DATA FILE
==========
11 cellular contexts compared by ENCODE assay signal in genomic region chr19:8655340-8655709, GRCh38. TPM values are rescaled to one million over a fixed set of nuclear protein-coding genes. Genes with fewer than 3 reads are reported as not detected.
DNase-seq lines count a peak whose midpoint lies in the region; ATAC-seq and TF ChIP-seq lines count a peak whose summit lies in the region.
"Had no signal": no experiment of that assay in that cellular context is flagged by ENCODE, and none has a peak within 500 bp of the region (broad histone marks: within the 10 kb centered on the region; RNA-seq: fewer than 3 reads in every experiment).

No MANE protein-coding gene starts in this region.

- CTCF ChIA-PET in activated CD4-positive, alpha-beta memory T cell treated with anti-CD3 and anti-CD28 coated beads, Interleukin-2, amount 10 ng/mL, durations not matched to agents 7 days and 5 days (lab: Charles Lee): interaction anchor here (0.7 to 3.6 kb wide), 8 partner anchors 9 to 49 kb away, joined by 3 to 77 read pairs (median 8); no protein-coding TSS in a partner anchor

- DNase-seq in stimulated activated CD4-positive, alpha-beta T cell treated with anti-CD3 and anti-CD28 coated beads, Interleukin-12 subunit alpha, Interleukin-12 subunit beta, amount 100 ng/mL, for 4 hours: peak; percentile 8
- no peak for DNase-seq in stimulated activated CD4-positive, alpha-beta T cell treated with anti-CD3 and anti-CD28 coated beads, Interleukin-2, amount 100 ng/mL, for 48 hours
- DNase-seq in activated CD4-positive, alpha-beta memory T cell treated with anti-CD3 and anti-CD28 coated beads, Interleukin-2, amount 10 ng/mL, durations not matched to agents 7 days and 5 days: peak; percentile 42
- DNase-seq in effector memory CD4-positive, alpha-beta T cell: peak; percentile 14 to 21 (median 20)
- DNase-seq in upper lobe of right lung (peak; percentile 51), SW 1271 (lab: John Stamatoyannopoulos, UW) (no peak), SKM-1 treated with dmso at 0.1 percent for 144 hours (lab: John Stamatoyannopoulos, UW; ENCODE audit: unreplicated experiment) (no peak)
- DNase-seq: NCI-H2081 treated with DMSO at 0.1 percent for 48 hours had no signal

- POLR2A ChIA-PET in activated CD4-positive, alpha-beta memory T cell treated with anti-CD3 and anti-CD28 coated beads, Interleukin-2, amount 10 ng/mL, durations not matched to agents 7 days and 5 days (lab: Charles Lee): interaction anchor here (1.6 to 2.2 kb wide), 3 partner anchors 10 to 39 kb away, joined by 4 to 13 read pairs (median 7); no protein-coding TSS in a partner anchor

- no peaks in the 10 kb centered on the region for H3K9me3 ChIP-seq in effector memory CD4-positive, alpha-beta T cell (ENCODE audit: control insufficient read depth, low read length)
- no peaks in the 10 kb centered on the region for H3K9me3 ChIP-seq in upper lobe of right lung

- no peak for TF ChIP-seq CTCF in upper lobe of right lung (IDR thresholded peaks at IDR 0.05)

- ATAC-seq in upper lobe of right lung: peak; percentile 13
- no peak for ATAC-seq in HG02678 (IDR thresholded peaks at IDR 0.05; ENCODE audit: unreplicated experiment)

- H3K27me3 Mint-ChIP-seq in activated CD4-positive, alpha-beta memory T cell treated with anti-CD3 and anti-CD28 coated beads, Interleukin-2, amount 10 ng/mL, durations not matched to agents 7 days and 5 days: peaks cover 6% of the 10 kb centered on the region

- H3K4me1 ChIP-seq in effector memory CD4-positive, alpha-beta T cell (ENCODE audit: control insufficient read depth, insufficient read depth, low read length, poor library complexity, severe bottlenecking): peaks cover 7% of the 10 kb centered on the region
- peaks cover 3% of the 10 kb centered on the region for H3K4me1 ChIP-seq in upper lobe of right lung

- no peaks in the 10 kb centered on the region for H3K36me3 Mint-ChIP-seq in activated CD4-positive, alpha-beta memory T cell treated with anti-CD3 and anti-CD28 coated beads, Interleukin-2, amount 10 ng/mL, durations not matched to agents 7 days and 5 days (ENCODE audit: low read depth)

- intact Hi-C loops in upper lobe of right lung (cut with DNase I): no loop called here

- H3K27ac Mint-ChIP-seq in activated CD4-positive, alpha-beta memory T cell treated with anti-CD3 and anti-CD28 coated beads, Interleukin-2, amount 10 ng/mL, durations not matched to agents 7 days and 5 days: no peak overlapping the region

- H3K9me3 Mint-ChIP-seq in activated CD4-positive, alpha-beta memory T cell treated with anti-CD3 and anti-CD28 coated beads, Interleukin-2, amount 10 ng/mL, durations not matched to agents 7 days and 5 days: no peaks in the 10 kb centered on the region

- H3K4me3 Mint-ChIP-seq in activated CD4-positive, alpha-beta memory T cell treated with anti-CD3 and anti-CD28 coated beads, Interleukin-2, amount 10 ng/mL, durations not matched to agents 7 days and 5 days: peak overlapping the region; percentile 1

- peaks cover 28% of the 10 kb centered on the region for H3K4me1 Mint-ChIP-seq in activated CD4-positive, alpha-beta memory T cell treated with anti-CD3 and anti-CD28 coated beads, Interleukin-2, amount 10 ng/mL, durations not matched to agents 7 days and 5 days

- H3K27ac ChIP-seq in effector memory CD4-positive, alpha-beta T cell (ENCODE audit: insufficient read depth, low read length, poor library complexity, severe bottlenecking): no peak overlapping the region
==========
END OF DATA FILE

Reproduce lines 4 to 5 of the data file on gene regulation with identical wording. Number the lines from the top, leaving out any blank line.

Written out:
No MANE protein-coding gene starts in this region.

- CTCF ChIA-PET in activated CD4-positive, alpha-beta memory T cell treated with anti-CD3 and anti-CD28 coated beads, Interleukin-2, amount 10 ng/mL, durations not matched to agents 7 days and 5 days (lab: Charles Lee): interaction anchor here (0.7 to 3.6 kb wide), 8 partner anchors 9 to 49 kb away, joined by 3 to 77 read pairs (median 8); no protein-coding TSS in a partner anchor